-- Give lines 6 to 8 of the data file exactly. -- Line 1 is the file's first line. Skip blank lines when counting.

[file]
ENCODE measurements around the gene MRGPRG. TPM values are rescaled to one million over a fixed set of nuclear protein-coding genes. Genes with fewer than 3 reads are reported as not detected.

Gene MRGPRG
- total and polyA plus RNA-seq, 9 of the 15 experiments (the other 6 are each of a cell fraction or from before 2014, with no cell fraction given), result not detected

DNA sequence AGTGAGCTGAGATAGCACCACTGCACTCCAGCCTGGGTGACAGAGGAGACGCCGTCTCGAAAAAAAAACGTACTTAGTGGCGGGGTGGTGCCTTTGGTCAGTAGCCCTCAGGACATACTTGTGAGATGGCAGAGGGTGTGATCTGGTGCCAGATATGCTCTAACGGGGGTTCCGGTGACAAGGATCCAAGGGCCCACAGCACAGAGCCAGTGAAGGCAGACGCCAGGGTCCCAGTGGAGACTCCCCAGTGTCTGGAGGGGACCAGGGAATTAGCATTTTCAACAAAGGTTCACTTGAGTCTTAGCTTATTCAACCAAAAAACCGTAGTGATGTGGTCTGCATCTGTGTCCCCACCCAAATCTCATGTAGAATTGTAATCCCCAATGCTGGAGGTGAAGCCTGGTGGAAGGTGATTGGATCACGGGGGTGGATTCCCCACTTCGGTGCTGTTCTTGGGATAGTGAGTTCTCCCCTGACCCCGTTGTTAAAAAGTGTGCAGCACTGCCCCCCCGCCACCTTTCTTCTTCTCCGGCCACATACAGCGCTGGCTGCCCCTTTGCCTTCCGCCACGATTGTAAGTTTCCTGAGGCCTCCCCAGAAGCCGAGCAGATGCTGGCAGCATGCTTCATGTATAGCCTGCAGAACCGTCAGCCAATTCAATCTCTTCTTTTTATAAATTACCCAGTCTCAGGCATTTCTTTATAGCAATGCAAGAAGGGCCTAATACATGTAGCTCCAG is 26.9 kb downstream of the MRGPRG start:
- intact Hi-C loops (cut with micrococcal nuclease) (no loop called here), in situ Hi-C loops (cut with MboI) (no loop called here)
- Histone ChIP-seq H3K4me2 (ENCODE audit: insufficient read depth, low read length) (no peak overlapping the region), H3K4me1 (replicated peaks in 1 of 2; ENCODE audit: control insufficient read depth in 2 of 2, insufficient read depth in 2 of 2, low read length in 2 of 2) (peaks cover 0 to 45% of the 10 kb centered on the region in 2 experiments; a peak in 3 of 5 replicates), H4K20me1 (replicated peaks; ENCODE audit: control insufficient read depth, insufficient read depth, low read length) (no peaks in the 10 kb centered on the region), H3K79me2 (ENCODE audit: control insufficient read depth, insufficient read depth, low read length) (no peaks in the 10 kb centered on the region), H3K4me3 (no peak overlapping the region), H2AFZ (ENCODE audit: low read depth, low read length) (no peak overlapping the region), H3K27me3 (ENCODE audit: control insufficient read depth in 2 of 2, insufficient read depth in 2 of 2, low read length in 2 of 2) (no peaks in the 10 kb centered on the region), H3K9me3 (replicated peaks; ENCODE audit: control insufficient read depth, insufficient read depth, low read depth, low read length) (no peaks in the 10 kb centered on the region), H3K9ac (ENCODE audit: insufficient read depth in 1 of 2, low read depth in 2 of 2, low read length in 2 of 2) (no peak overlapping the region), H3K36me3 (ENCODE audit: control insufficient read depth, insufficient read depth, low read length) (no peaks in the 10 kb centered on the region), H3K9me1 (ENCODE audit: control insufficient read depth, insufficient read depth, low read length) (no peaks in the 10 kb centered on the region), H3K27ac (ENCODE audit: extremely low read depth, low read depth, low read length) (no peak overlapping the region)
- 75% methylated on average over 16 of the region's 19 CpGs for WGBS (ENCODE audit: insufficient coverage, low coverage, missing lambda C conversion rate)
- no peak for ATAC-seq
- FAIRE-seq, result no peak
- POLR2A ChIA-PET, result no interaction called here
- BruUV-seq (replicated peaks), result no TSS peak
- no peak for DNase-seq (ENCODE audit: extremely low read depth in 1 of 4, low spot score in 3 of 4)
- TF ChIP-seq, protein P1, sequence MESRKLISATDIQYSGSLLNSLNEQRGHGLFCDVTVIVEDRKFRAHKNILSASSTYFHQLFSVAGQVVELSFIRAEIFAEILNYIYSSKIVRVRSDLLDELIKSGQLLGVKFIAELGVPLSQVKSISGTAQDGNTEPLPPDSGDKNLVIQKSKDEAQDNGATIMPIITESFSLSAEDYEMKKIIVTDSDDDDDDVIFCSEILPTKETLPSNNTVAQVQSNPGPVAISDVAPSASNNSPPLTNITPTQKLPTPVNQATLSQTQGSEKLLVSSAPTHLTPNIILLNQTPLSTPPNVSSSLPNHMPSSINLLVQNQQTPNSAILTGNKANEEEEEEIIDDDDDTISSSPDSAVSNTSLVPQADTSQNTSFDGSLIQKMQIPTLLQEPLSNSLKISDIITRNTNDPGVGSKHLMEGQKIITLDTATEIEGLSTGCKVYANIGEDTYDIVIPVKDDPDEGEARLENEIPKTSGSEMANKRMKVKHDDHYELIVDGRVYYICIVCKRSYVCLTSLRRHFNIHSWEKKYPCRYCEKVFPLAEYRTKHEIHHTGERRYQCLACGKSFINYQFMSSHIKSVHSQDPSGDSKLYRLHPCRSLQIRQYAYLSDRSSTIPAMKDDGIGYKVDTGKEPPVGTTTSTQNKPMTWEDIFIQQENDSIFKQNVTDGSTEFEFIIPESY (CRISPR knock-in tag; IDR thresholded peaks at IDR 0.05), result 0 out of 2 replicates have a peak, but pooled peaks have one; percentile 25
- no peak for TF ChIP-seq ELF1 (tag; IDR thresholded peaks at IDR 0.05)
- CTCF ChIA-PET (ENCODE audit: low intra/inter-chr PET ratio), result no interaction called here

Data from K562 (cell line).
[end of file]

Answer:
- Histone ChIP-seq H3K4me2 (ENCODE audit: insufficient read depth, low read length) (no peak overlapping the region), H3K4me1 (replicated peaks in 1 of 2; ENCODE audit: control insufficient read depth in 2 of 2, insufficient read depth in 2 of 2, low read length in 2 of 2) (peaks cover 0 to 45% of the 10 kb centered on the region in 2 experiments; a peak in 3 of 5 replicates), H4K20me1 (replicated peaks; ENCODE audit: control insufficient read depth, insufficient read depth, low read length) (no peaks in the 10 kb centered on the region), H3K79me2 (ENCODE audit: control insufficient read depth, insufficient read depth, low read length) (no peaks in the 10 kb centered on the region), H3K4me3 (no peak overlapping the region), H2AFZ (ENCODE audit: low read depth, low read length) (no peak overlapping the region), H3K27me3 (ENCODE audit: control insufficient read depth in 2 of 2, insufficient read depth in 2 of 2, low read length in 2 of 2) (no peaks in the 10 kb centered on the region), H3K9me3 (replicated peaks; ENCODE audit: control insufficient read depth, insufficient read depth, low read depth, low read length) (no peaks in the 10 kb centered on the region), H3K9ac (ENCODE audit: insufficient read depth in 1 of 2, low read depth in 2 of 2, low read length in 2 of 2) (no peak overlapping the region), H3K36me3 (ENCODE audit: control insufficient read depth, insufficient read depth, low read length) (no peaks in the 10 kb centered on the region), H3K9me1 (ENCODE audit: control insufficient read depth, insufficient read depth, low read length) (no peaks in the 10 kb centered on the region), H3K27ac (ENCODE audit: extremely low read depth, low read depth, low read length) (no peak overlapping the region)
- 75% methylated on average over 16 of the region's 19 CpGs for WGBS (ENCODE audit: insufficient coverage, low coverage, missing lambda C conversion rate)
- no peak for ATAC-seq